Subject: Re: ip reassembly time exceeded?
To: Christian Kuhtz <email@example.com>
From: Dennis Ferguson <firstname.lastname@example.org>
Date: 01/27/1997 12:45:04
>From Christian Kuhtz <email@example.com>:
> Again, I cannot remember anyone using MTU's other than 296 at the time when
> SLIP was the only game in town. Heck, there were implementations around that
> didn't support anything else *but* 296.
> On Mon, 27 Jan 1997 13:33:50 -0500, "John F. Woods"
> <firstname.lastname@example.org> wrote:
> > >SLIP has always been a 296 byte MTU.
> > "always"?
> > RFC 1055 declines to be so forceful as to assert a fixed standard size
> > (it is, after all, a "non-standard") but it documents the Berkeley 1006 byte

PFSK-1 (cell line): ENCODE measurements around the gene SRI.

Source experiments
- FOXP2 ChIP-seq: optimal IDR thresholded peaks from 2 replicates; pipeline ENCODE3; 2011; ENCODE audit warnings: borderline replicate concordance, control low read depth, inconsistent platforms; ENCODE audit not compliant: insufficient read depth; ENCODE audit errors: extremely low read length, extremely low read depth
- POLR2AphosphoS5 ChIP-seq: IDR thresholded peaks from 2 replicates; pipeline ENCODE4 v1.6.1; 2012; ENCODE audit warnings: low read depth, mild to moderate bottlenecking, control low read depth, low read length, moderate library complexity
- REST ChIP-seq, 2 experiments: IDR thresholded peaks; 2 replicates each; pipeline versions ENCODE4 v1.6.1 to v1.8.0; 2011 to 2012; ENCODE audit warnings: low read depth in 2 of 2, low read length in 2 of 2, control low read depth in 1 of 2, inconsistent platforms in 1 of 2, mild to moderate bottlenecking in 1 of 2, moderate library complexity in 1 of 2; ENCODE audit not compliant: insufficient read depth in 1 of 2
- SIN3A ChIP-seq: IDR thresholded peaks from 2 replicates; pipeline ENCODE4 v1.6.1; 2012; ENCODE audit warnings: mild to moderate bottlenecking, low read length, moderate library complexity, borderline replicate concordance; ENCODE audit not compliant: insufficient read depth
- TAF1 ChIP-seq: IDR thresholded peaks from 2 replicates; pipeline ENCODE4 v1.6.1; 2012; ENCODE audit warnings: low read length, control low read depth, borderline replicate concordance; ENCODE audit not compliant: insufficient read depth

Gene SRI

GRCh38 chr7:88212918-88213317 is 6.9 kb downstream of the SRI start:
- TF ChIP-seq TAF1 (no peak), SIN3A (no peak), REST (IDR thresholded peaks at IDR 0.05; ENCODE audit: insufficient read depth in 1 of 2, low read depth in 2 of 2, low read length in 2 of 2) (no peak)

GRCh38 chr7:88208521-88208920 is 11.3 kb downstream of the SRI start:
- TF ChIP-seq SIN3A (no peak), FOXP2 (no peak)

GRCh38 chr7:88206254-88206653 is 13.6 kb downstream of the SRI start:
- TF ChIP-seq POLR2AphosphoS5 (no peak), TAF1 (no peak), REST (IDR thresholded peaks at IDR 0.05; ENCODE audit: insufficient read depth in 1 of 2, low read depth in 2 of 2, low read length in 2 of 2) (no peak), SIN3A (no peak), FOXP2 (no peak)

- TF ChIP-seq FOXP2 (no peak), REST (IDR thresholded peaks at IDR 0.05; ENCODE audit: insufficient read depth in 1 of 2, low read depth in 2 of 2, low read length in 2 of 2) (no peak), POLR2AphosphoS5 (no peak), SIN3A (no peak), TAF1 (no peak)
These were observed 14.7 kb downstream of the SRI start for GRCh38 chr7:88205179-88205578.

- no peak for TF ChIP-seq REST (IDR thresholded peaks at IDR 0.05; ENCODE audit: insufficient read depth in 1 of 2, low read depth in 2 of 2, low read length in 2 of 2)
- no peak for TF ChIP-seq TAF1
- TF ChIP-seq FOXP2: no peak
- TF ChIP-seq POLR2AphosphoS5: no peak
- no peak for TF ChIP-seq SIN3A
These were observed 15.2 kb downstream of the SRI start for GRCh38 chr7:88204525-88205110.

> > MTU and strongly suggests that implementations not send more than that, as
> > well as being prepared to accept that much.
> > I seem to recall that Romkey's original PC implementation used 2002 bytes,
> > though I could be misremembering that.
Here's the top 10 IP packet sizes as measured from a backbone router
Size (bytes) Probability (%)
(this is from a list of 1800 distinct sizes, so these really are popular).
I'd conclude two things:
(1) 296 is a frequently occurring packet size, so something is frequently
choosing this as a link MTU. My guess would be that the first paragraph
above is pretty accurate.
(2) 296 is so frequently occurring that I wouldn't want to bet the problem
is entirely the fault of the Microsoft software, as one would assume
they would have had plenty of opportunity to notice by now and fix it
(I'm pretty sure the 552 in second place is microsoft's preferred number,
so there may be a lot of those machines out there). It hence might be a
bit dangerous to assume that the NetBSD kernel is entirely blameless in